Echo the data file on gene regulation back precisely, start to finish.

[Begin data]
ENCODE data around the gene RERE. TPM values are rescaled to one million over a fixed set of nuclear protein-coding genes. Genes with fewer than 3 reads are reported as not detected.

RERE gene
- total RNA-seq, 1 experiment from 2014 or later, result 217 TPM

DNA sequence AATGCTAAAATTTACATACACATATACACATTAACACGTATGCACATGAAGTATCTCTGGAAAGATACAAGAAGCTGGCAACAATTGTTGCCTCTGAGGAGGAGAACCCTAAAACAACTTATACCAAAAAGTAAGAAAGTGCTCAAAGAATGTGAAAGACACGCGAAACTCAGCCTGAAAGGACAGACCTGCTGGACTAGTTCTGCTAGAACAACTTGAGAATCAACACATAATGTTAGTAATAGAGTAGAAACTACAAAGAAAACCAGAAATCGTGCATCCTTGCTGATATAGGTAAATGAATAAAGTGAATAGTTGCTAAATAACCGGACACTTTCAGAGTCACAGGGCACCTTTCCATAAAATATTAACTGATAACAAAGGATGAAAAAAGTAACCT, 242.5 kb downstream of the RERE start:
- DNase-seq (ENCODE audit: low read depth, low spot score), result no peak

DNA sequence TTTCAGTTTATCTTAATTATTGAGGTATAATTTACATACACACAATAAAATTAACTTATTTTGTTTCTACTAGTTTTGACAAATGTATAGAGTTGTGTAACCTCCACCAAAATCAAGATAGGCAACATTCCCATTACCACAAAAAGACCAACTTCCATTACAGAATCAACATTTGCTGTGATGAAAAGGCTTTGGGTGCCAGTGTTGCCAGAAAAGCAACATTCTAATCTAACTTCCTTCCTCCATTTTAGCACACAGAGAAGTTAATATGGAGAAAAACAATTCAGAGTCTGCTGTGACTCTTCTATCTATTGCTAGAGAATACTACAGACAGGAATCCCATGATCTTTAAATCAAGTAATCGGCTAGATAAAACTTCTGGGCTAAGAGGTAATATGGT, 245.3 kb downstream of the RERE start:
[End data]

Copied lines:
ENCODE data around the gene RERE. TPM values are rescaled to one million over a fixed set of nuclear protein-coding genes. Genes with fewer than 3 reads are reported as not detected.

RERE gene
- total RNA-seq, 1 experiment from 2014 or later, result 217 TPM

DNA sequence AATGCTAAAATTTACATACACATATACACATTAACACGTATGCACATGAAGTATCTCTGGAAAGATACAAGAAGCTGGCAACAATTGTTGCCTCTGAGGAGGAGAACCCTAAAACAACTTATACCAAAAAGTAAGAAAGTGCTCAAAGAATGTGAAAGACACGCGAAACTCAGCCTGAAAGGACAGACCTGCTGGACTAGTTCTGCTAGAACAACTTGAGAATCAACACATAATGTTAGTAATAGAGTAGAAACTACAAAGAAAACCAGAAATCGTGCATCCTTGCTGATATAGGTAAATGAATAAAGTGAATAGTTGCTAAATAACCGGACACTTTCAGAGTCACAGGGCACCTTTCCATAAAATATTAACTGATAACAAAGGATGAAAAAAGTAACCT, 242.5 kb downstream of the RERE start:
- DNase-seq (ENCODE audit: low read depth, low spot score), result no peak

DNA sequence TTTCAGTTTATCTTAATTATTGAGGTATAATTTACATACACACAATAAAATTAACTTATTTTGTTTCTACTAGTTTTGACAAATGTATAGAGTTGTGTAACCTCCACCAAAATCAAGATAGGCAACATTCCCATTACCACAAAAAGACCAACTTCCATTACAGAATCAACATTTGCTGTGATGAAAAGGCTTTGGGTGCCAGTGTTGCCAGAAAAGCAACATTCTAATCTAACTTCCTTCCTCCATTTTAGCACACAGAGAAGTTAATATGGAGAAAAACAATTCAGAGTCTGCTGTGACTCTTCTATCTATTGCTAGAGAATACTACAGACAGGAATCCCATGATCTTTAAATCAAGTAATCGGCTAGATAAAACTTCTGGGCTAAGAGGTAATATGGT, 245.3 kb downstream of the RERE start: